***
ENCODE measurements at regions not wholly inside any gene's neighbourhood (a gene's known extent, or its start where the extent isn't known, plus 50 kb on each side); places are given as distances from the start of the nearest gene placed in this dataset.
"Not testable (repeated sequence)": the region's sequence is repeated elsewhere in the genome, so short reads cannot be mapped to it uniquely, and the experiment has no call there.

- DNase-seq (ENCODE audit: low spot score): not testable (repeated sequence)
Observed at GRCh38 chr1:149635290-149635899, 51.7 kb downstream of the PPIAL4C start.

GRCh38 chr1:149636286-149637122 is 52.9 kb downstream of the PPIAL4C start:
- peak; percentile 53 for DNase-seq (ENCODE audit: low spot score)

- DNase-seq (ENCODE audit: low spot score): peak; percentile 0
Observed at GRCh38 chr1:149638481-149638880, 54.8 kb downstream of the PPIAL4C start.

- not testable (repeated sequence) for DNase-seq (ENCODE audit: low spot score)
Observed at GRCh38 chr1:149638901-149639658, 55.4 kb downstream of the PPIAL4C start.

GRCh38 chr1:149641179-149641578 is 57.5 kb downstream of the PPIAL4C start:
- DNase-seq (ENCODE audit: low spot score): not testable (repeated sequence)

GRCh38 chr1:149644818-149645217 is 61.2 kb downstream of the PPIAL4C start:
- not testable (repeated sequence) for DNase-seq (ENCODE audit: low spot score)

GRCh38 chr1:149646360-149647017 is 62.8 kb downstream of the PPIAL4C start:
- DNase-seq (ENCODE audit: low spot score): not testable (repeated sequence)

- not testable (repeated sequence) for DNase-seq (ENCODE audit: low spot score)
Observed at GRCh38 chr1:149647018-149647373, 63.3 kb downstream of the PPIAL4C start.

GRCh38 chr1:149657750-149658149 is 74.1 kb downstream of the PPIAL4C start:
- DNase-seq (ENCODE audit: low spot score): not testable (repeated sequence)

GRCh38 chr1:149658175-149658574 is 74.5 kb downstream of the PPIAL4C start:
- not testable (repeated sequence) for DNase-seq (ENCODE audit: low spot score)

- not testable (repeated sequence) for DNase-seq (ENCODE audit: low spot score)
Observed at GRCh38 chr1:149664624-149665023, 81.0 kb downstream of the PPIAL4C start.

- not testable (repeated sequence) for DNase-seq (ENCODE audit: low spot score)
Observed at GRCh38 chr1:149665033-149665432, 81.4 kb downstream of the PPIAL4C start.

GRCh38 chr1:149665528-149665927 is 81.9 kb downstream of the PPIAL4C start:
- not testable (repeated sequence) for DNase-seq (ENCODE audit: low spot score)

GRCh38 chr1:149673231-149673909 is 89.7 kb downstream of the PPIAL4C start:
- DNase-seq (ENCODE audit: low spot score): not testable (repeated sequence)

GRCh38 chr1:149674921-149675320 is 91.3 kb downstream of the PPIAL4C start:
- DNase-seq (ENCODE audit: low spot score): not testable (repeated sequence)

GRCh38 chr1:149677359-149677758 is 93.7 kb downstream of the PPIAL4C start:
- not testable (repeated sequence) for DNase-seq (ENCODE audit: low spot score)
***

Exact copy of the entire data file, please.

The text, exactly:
ENCODE measurements at regions not wholly inside any gene's neighbourhood (a gene's known extent, or its start where the extent isn't known, plus 50 kb on each side); places are given as distances from the start of the nearest gene placed in this dataset.
"Not testable (repeated sequence)": the region's sequence is repeated elsewhere in the genome, so short reads cannot be mapped to it uniquely, and the experiment has no call there.

- DNase-seq (ENCODE audit: low spot score): not testable (repeated sequence)
Observed at GRCh38 chr1:149635290-149635899, 51.7 kb downstream of the PPIAL4C start.

GRCh38 chr1:149636286-149637122 is 52.9 kb downstream of the PPIAL4C start:
- peak; percentile 53 for DNase-seq (ENCODE audit: low spot score)

- DNase-seq (ENCODE audit: low spot score): peak; percentile 0
Observed at GRCh38 chr1:149638481-149638880, 54.8 kb downstream of the PPIAL4C start.

- not testable (repeated sequence) for DNase-seq (ENCODE audit: low spot score)
Observed at GRCh38 chr1:149638901-149639658, 55.4 kb downstream of the PPIAL4C start.

GRCh38 chr1:149641179-149641578 is 57.5 kb downstream of the PPIAL4C start:
- DNase-seq (ENCODE audit: low spot score): not testable (repeated sequence)

GRCh38 chr1:149644818-149645217 is 61.2 kb downstream of the PPIAL4C start:
- not testable (repeated sequence) for DNase-seq (ENCODE audit: low spot score)

GRCh38 chr1:149646360-149647017 is 62.8 kb downstream of the PPIAL4C start:
- DNase-seq (ENCODE audit: low spot score): not testable (repeated sequence)

- not testable (repeated sequence) for DNase-seq (ENCODE audit: low spot score)
Observed at GRCh38 chr1:149647018-149647373, 63.3 kb downstream of the PPIAL4C start.

GRCh38 chr1:149657750-149658149 is 74.1 kb downstream of the PPIAL4C start:
- DNase-seq (ENCODE audit: low spot score): not testable (repeated sequence)

GRCh38 chr1:149658175-149658574 is 74.5 kb downstream of the PPIAL4C start:
- not testable (repeated sequence) for DNase-seq (ENCODE audit: low spot score)

- not testable (repeated sequence) for DNase-seq (ENCODE audit: low spot score)
Observed at GRCh38 chr1:149664624-149665023, 81.0 kb downstream of the PPIAL4C start.

- not testable (repeated sequence) for DNase-seq (ENCODE audit: low spot score)
Observed at GRCh38 chr1:149665033-149665432, 81.4 kb downstream of the PPIAL4C start.

GRCh38 chr1:149665528-149665927 is 81.9 kb downstream of the PPIAL4C start:
- not testable (repeated sequence) for DNase-seq (ENCODE audit: low spot score)

GRCh38 chr1:149673231-149673909 is 89.7 kb downstream of the PPIAL4C start:
- DNase-seq (ENCODE audit: low spot score): not testable (repeated sequence)

GRCh38 chr1:149674921-149675320 is 91.3 kb downstream of the PPIAL4C start:
- DNase-seq (ENCODE audit: low spot score): not testable (repeated sequence)

GRCh38 chr1:149677359-149677758 is 93.7 kb downstream of the PPIAL4C start:
- not testable (repeated sequence) for DNase-seq (ENCODE audit: low spot score)